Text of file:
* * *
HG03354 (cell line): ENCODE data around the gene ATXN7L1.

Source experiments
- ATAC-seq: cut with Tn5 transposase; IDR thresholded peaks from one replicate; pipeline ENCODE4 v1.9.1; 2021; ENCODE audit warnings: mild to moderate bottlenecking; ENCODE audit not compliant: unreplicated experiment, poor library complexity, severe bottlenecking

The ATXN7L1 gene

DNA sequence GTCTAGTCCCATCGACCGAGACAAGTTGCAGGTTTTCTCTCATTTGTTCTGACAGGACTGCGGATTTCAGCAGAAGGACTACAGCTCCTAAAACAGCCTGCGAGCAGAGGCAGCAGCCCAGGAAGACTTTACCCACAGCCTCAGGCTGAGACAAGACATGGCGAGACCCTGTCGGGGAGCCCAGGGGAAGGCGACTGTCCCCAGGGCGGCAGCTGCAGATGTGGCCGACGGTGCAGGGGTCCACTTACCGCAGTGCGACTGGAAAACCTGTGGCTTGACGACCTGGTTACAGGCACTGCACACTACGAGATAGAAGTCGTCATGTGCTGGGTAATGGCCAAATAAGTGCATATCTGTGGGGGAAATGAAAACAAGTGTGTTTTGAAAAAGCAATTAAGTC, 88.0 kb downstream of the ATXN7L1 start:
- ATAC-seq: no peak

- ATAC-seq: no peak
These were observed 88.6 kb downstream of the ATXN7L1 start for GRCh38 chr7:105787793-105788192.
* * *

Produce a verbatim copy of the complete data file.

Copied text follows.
HG03354 (cell line): ENCODE data around the gene ATXN7L1.

Source experiments
- ATAC-seq: cut with Tn5 transposase; IDR thresholded peaks from one replicate; pipeline ENCODE4 v1.9.1; 2021; ENCODE audit warnings: mild to moderate bottlenecking; ENCODE audit not compliant: unreplicated experiment, poor library complexity, severe bottlenecking

The ATXN7L1 gene

DNA sequence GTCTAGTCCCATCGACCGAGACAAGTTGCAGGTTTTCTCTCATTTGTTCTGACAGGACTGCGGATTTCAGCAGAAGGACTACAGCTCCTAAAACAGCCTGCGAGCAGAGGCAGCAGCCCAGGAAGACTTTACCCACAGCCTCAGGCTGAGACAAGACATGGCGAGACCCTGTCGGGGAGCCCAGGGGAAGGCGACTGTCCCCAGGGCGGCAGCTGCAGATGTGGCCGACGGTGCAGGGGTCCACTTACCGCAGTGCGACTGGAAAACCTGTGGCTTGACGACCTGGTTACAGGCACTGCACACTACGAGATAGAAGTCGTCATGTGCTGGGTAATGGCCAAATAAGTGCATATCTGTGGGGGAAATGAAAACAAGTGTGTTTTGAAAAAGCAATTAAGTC, 88.0 kb downstream of the ATXN7L1 start:
- ATAC-seq: no peak

- ATAC-seq: no peak
These were observed 88.6 kb downstream of the ATXN7L1 start for GRCh38 chr7:105787793-105788192.